1. I’m sorry, Secretary of the State Merrill has some nerve. She has allowed voter fraud to occur right under her nose, in the City of Bridgeport. It was under her watch, when a certain Bridgeport politician, and her mother, functioning as Registar of Voters allowed fraud to occur. As a result of voting malfeasense, SOTS Merrill did absolutely nothing. Leaving an individual who was complicit to continue to remain in power. It appears SOTS Merrill has allowed, and continues to allow potential for voter fraud in this state, by her own actions. Such hypocrisy!

      1. Merrill is actually charged with and has the authority to ensure the integrity of free and fair elections, it is her Office’s highest duty to The People, the citizens of Connecticut who she has failed. Merrill has the authority to initiate investigations into violations of the state’s election laws and process.

        She has the ability to cause the investigation of the election corruption that is exemplified by Bridgeport; the entire Absentee Ballot process there is nothing more than a blatant vote farming and harvesting operation for certain selected Democrat politicians run by the Democrat Party and operated by the Democrat Town Commitee. Similar operations harvest votes for the Democrats in New Haven and Waterbury in a similar manner, not sure about Stamford and Hartford but its most probably similar as in all of the Democrat controlled cities in the state.

        Bridgeport’s is just the most blatant, brazen, and obvious. Merrill apparently does nothing about the corruption because it benefits her party. That is precisely what makes her charade in this now a hypocrisy.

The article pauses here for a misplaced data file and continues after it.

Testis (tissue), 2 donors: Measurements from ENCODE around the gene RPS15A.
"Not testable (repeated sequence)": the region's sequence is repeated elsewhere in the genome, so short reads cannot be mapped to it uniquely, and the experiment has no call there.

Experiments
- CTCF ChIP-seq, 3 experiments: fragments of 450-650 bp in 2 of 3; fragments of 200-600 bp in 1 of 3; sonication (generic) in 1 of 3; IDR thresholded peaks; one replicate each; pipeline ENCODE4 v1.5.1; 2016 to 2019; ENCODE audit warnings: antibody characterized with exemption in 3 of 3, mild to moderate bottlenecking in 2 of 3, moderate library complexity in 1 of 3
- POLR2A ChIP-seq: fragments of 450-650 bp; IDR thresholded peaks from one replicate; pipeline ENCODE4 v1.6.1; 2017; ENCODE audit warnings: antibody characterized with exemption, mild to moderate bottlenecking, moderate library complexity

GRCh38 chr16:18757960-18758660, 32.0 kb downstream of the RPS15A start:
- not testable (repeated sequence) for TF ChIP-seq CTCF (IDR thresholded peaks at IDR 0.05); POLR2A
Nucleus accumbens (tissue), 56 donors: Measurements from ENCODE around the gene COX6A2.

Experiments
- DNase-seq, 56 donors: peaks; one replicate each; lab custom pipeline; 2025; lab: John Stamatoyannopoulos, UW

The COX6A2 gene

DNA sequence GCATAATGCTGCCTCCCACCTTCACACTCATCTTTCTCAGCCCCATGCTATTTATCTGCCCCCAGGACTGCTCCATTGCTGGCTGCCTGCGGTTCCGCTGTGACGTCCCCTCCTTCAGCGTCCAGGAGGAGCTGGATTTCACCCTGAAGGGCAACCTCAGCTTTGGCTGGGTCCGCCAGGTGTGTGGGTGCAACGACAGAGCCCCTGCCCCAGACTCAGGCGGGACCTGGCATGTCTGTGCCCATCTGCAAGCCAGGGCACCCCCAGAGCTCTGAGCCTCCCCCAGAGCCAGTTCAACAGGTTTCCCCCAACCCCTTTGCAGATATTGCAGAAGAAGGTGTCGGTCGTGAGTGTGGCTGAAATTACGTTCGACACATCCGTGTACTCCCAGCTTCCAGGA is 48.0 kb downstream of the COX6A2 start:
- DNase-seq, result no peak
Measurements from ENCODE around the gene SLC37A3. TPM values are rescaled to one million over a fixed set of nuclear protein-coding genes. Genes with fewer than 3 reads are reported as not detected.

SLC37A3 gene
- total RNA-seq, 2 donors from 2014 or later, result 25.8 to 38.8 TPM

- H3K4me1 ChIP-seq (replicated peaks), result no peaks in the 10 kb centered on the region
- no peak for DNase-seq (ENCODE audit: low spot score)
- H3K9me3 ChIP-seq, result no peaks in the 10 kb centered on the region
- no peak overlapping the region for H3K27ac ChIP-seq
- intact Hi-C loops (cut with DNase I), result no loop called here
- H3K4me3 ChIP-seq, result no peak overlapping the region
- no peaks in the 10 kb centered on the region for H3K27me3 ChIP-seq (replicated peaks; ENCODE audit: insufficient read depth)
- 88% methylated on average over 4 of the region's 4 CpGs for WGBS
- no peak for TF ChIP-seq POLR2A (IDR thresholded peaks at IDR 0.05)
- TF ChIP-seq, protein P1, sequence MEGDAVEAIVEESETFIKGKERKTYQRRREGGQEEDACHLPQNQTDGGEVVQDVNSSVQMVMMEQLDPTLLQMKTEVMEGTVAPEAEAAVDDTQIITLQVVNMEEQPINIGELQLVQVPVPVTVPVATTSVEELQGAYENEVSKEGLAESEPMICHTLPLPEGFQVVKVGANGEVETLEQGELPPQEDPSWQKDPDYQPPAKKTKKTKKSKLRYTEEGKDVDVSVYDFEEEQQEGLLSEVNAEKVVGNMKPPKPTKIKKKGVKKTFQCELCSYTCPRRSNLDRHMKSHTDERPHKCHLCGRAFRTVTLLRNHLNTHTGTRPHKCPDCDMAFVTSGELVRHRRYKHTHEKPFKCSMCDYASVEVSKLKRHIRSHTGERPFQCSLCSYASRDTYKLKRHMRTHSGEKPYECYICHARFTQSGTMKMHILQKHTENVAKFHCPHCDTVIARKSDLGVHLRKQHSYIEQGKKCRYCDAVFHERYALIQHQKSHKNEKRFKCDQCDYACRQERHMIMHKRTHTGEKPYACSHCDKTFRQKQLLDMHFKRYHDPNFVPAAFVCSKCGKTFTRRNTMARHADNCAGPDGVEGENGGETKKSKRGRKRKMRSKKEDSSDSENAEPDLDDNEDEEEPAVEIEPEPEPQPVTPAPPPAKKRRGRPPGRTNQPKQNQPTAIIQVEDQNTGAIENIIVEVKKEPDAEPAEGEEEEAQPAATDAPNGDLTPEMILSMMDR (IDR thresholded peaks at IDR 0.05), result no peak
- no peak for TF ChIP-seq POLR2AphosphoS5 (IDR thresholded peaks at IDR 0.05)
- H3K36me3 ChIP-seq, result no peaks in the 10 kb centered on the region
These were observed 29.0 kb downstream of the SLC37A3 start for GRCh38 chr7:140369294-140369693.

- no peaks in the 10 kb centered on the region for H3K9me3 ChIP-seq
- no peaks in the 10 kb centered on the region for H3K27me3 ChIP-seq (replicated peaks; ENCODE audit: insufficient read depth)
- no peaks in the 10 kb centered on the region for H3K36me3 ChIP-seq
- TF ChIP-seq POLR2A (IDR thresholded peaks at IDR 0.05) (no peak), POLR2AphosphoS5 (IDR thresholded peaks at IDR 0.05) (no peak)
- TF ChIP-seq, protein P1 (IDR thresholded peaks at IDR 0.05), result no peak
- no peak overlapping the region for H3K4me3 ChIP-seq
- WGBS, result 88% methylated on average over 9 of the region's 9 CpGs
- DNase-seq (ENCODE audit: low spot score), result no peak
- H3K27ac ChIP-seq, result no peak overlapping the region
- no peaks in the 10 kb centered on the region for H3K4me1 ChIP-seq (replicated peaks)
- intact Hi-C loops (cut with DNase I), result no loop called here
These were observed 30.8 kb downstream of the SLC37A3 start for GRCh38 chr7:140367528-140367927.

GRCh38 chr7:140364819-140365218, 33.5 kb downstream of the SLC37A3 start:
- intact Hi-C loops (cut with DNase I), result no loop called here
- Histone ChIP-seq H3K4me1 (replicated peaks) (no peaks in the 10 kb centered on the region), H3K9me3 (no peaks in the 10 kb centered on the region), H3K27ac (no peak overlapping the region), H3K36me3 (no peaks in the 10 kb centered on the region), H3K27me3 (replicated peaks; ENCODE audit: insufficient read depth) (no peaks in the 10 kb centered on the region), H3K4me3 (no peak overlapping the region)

2. Hi Two, we welcome your comments but please note that our guidelines require that comments be limited to 1,000 characters. We will not be able to approve comments that exceed that limit going forward.

        Furthermore, in the interest of fostering deeper discussion, can you provide a citation or two to support your claims about Democratic “vote farming” in Bridgeport, Waterbury and New Haven?

      3. Hi Semmas, thanks for the question. We ask commenters of all political persuasions to provide evidence – either in the form of personal, first-hand experience or a citation of a reliable news source – when making claims that aren’t explicitly mentioned in our reporting or that don’t fall into the category of “general knowledge” on a subject.

      4. This subject is common knowledge for city dwellers in general but especially in Connecticut. This type of activity is all generally known to even casual observers of Connecticut politics. I find it hard to believe that you’re unaware of this type of thing.

        https://www.ctinsider.com/local/ctpost/article/Merrill-Too-soon-to-police-Bridgeport-s-ballots-14202066.php

        https://www.ctpost.com/local/article/Bridgeport-absentee-ballots-becoming-focus-of-2185790.php

        https://www.ctpost.com/local/article/Supreme-Court-defends-3rd-Bridgeport-primary-12782261.php

        http://onlyinbridgeport.com/wordpress/moore-warns-against-absentee-ballot-abuses/

        http://onlyinbridgeport.com/wordpress/here-they-come-absentee-ballot-siren-kicks-in-for-dem-operation/

        This is issue is common knowledge in and around CT cities and well beyond, basic stuff for reporters covering politics especially in Connecticut. Sometimes people only see what they want to see.